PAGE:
The storyline is roughly along the line that the King, Xerxes, is in love with the daughter of one of his servants and wants to marry her but she is already in love with his brother. From that tangled starting point the story weaves through lies, betrayals, misunderstandings, impersonations and outright villainy until in the end nobody ends up with who they want to and they all die miserable and alone.

They don’t really die alone and miserable, but they may as well do! At least in this opera there was originally some light relief with the inclusion of a comedy role (buffa) created by Handel but the audience at the first showing did not understand it. As this opera was billed as an “opera seria”, which means a serious opera, a melodrama, they didn’t expect a comic aspect to it and so reacted badly at the premiere in the King’s Theatre, Haymarket in London. They also did not like the way Handel had played around the genre of opera seria by writing shorter but more numerous arias than was expected. Critics panned it and the work was shelved for nearly 200 years until it was revived in 1924 and performed in Göttingen. Modern audiences liked the mix of tragedy and comedy, and the shorter arias that the original audience hated so much and it has gone on to be performed many more times around Europe.

The most well-known music from the opera is the “Largo”. The following video is the London Symphony Orchestra playing it and even though you may not recognise the title, I am certain you will recognise the music when it plays.

So there we have it. X is for Xerxes. Thank you Mr Handel for helping me out today!

 

 

W is for Weather


It’s day “W” on the Blogging from A-Z challenge, and we have arrived at the biggest obsession my country has and that is the WEATHER.

If you saw my blog yesterday you will have seen the photographs I took in Blackley yesterday morning. You will have noticed how beautiful and blue the sky was and what a stunning Spring day we enjoyed yesterday.

This morning began in pretty much the same way: clear blue skies, bright sunshine, cold air and a little bit of a frost early on. Gorgeous, my favourite type of weather.

It stayed like this most of the day until about tea-time and then we were hit with Armageddon-like rain and wind. At one point, the rain was so severe the wipers couldn’t keep up on the car and I could see sleet in it.

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On the way back home, the rain stopped but the sky was giving us a demonstration of its awesome power with huge, towering clouds playing tag with sunbeams. I tried to take some photos to show you the contrast and this is one of the better ones I achieved:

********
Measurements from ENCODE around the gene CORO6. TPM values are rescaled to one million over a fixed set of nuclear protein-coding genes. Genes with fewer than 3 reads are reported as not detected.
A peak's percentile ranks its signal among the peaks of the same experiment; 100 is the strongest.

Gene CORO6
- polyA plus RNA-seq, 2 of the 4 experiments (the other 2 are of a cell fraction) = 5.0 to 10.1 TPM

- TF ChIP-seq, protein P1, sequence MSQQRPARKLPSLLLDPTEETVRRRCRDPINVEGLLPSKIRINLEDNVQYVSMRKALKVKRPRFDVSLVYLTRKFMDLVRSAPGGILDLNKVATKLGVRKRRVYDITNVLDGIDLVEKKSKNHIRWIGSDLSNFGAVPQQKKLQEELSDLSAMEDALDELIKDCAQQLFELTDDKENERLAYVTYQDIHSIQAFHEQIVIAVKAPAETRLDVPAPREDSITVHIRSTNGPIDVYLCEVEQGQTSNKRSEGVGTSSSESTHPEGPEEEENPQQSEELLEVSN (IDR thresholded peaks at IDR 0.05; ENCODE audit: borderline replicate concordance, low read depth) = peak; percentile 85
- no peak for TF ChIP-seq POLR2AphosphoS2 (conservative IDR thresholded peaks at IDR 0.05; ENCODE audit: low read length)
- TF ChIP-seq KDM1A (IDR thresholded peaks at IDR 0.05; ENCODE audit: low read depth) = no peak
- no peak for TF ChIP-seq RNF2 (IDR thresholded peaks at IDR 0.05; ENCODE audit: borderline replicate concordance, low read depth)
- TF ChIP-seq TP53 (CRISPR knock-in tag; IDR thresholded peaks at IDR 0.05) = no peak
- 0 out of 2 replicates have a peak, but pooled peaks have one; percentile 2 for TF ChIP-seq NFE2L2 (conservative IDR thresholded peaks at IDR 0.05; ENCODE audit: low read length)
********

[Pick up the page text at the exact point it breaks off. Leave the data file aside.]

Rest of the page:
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What it lacks in detail it makes up for in contrast, don’t you think?

Not long afterwards, they sky yet again gave us one more treat and this is a shot from my upstairs window:

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I don’t know if it’s because we are an island nation and we are the first port of call for any travelling Atlantic storms that we get such variances in our weather, but from the rapid changes I saw tonight and tried to capture for you, you can see why it is endlessly fascinating!

 

V is for V-shapes


Wow, nearly through the Blogging from A-Z challenge this year and thank you to those who have stayed with me so far. We have arrived at our next tricky letter and I decided to show you a couple of photos I took today to show you a little of my day.

One of the ways I serve my church is to provide the audio-visuals for worship, both at Sunday services and study groups, as well as at other times too. I absolutely love doing it and the longer I have been serving in this way, the more I have learned – both in terms of how to operate the software and the creativity needed with which to use it properly and, (no small matter), my abilities to cope with stress.

Today was a first for me though and I did the music for both St Peter’s and St Paul’s. That was a service at 9.30am at St Peter’s and then a quick scoot up the road for the 11am service at St Paul’s (my home church). All the while, I was on the lookout for things that are V-shaped to complete today’s blog post.

I arrived at St Peter’s early and the second I stepped out of the car I was met with this stunning view:

St Peter's Church, Blackley
St Peter’s Church, Blackley

You can see the V-shapes on the gate posts, but have a look at the windows too. And over the doorway, and on the turrets. Lots of V’s!

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Clock tower at St Peter’s Blackley. Lots more V’s here on the corners and the angle of the roof.

 

And just to prove that these photos are mine, here’s me in front of the tower in probably my first ever selfie.

Sunday Selfie at St Peter's
Sunday Selfie at St Peter’s

In keeping with the theme, I even have a V-necked teeshirt on today…totally unintentionally I promise!

After the service at St Peter’s I made my way up the hill to St Paul’s, where we had a guest preacher today. Ray Cooke is a well known local priest who is retired now but who still presides at communion now and again, and also delivers very interesting sermons on early Christianity and the origins of the Bible.

Today, Ray preached on St Mark as it was the feast day of St Mark yesterday, and as always Ray gave one of the best History lessons I have ever had. While he was preaching I noticed his scarf and it featured the crossed keys of St Peter’s, which – conveniently for me today – give a great V-shape in their centre.

Ray Cooke's priest scarf showing the crossed keys of St Peter
Ray Cooke’s priest scarf showing the crossed keys of St Peter